Monday, February 15, 2021


Brigg people lamented the end of an era 50 years ago when D-Day arrived - this 'D' standing for decimalisation. February 15, 1971 (also a Monday) saw the UK switching from 240 old pence in the £ to 100p in new money.
Although this move had been planned for many months, some folk were still confused as they tendered cash in Brigg shops and eateries (the popular Bridge Street cafe being seen above half a century ago. How much did a cuppa or a breakfast then cost in new 'p'?).
Old coins - such as the two-shilling piece, equivalent to 10 new pence - continued to circulate long after D-Day as both forms of currency operated side by side.
But many people were sad to see the phased withdrawal of florins, half-crowns and bobs. When decimalisation took full effect, the only tanner remaining was Elsie on Coronation Street, the silver tanner coin being worth six old pence.
People were proved correct in thinking that decimalisation would cost them money on a daily basis; prices in the shops were 'rounded up' to the nearest new money equivalent, rather than down!
Decimalisation came at a time when the UK was keen to show its commitment to the Common Market and the continent where 100 had long been the standard unit. Metrication of lengths and weights was also embraced later for the same reason.
Presentation gift packs (illustrated above) containing one example of each new coin, mounted within a cardboard case and a plastic folder, were given to many Brigg kids 50 years ago by grandparents, aunts, uncles and parents.
We gradually dipped into ours when pocket money failed to keep pace with rising inflation in the early 1970s and some of our souvenir new money coins ended up in the till at the tuck shop opposite Brigg Grammar School, in exchange for crisps and sweets.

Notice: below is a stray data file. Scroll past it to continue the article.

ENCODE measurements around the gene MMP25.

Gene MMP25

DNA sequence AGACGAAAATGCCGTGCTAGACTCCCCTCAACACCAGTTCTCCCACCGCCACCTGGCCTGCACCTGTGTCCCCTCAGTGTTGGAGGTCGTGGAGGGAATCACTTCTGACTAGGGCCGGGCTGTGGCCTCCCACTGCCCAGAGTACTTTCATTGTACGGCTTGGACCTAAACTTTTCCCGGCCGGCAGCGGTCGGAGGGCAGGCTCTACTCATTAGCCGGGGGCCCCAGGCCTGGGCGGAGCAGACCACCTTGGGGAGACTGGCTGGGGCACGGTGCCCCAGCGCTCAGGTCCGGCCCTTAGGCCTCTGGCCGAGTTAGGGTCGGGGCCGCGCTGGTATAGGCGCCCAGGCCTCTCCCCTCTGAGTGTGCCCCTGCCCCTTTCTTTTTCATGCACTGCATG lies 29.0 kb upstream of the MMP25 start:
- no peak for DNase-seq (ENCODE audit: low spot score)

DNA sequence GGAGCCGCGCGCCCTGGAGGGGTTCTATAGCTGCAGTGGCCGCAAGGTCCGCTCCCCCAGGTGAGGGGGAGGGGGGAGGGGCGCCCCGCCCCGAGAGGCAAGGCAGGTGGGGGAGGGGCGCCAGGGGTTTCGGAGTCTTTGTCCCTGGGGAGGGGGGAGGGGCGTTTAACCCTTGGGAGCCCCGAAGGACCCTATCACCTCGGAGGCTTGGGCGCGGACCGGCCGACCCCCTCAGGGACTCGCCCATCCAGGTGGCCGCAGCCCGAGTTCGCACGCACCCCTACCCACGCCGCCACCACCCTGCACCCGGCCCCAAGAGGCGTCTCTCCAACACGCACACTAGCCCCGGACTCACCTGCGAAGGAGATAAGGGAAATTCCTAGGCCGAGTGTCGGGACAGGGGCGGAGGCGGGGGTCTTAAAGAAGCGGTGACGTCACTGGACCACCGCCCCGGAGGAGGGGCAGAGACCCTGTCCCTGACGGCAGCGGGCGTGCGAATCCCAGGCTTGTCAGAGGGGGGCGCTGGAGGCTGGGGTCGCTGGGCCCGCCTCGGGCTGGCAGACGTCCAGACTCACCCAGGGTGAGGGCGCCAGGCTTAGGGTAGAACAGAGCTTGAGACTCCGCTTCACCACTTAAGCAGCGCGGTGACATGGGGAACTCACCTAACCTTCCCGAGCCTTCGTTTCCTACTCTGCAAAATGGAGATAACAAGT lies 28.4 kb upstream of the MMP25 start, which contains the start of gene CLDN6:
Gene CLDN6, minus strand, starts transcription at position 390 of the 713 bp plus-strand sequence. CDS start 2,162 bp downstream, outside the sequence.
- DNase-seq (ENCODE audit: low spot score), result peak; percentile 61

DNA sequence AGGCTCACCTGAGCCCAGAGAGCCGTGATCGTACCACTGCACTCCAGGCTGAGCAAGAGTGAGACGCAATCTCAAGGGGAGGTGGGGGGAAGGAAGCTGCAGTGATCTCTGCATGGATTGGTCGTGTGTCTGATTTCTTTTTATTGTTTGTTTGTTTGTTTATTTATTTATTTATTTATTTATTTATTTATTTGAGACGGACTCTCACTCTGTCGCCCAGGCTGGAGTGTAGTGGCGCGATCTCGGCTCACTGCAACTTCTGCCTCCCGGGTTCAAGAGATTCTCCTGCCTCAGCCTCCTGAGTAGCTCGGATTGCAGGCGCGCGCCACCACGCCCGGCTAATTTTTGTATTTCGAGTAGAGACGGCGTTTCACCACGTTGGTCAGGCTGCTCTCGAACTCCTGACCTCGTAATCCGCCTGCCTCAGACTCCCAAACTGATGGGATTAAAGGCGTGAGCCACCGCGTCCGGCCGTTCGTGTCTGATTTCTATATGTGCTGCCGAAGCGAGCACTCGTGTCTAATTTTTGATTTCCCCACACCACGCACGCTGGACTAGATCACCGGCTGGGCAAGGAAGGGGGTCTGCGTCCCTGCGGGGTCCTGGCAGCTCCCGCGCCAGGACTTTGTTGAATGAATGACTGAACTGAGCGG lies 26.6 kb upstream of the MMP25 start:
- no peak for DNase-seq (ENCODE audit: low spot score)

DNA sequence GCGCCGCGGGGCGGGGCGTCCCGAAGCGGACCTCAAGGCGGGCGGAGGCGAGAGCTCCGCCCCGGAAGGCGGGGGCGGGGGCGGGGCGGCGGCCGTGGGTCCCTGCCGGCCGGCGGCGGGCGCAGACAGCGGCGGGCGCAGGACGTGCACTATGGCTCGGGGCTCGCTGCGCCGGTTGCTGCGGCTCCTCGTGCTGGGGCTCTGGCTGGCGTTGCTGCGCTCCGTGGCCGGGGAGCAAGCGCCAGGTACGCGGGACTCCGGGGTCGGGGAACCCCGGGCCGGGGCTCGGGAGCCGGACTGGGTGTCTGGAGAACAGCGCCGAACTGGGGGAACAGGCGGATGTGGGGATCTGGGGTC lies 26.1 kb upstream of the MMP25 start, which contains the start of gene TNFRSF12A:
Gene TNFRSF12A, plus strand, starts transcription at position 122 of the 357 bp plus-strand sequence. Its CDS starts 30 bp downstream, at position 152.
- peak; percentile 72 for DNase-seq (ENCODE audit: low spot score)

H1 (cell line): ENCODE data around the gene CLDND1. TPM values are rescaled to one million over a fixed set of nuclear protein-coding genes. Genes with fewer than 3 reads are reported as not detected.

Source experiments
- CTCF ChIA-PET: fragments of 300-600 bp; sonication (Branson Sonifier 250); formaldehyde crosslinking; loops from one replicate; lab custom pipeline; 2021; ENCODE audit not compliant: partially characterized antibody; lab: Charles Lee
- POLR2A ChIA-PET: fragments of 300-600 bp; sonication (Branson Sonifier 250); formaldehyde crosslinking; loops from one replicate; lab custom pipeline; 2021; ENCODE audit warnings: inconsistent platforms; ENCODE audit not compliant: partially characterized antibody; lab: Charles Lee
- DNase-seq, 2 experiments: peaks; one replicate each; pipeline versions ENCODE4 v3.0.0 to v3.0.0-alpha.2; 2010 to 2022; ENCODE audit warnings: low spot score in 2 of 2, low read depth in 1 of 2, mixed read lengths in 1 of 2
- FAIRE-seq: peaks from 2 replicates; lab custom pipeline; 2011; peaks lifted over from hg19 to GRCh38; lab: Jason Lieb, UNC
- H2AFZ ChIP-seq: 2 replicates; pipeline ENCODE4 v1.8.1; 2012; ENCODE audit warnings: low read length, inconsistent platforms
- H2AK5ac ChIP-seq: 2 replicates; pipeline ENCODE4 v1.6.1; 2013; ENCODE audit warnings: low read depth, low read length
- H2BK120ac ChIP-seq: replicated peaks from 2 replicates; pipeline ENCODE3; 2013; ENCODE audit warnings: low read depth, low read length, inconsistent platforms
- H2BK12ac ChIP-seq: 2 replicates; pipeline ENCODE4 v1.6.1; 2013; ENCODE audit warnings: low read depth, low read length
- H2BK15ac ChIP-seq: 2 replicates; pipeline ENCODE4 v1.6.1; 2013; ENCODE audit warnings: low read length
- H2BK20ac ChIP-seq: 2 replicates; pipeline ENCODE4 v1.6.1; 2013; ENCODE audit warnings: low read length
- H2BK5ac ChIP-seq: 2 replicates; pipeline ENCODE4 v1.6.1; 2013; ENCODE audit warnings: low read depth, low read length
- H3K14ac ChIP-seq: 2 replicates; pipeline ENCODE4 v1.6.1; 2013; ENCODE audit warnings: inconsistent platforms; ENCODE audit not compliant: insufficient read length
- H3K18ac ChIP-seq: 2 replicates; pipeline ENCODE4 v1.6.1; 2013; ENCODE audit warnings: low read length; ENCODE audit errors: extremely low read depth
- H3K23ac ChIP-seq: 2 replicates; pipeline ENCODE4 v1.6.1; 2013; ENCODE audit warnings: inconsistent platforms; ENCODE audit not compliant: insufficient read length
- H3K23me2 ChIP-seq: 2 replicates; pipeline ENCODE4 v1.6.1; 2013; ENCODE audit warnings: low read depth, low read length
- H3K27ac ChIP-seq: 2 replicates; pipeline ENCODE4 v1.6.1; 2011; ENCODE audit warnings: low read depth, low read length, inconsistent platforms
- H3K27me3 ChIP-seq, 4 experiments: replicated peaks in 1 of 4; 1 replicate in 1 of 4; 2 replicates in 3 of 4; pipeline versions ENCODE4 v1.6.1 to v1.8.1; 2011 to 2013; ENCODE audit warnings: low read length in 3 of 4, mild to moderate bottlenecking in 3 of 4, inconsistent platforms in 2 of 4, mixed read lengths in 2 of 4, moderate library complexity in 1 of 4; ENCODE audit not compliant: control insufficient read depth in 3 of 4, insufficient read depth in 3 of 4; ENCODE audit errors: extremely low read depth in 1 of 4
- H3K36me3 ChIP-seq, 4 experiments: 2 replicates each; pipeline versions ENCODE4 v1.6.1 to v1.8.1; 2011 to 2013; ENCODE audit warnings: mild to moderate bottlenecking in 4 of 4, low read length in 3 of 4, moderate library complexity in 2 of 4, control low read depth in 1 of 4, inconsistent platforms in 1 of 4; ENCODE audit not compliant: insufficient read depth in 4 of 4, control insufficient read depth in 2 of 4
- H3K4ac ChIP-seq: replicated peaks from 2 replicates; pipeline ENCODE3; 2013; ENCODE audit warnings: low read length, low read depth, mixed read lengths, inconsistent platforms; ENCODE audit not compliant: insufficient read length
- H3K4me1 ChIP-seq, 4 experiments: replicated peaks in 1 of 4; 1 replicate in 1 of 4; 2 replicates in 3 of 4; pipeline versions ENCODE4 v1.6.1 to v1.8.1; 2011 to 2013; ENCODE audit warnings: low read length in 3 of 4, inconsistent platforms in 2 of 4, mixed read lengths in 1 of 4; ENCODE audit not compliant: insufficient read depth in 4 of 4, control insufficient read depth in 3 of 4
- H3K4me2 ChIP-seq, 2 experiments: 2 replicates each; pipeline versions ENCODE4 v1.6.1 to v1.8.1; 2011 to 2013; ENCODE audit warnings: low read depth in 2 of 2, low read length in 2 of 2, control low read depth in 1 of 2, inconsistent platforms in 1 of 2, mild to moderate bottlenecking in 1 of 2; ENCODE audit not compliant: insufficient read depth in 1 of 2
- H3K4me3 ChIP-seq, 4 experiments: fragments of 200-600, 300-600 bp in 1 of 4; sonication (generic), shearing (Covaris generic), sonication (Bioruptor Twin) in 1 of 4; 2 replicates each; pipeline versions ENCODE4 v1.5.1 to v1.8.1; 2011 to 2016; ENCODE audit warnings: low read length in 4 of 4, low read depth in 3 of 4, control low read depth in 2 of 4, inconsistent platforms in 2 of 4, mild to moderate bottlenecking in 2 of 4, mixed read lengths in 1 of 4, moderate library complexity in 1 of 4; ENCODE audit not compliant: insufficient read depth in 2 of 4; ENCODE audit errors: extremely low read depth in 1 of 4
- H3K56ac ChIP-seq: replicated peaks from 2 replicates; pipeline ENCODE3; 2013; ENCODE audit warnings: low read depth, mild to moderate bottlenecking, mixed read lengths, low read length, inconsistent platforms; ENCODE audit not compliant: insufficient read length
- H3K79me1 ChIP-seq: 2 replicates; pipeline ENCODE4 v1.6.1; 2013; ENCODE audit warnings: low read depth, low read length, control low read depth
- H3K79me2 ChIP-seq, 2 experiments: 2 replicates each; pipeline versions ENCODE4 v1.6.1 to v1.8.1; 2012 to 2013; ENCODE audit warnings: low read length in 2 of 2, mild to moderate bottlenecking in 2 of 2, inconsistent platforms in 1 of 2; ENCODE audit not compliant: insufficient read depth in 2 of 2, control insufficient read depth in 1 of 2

Brigg people of all ages retained examples of old coins after they ceased to be legal tender. Somewhere we have a silver crown (five shillings - 25p) later passed down to us. Did anyone keep original £1 or 10 shilling (50p notes)?
The guinea (£1 and one shilling - £1.05p) lived on in horse racing and bloodstock sales, but the Government otherwise pressed on with enforcing the removal of our traditional British currency and the terms associated with it.
However, decimalisation and metrication did bring a welcome bonus for Brigg children. It was no longer necessary to learn their 'times tables' for multiples of 12, 14 and 16. This knowledge had been necessary because 12 shillings = £1, and imperial pounds (weight) and ounces involved multiples of 14 and 16.

As far as the Government was concerned 50 years ago, it was a case of 'in for a penny, in for a pound' as the old saying goes; it was determined to see decimalisation implemented without delay.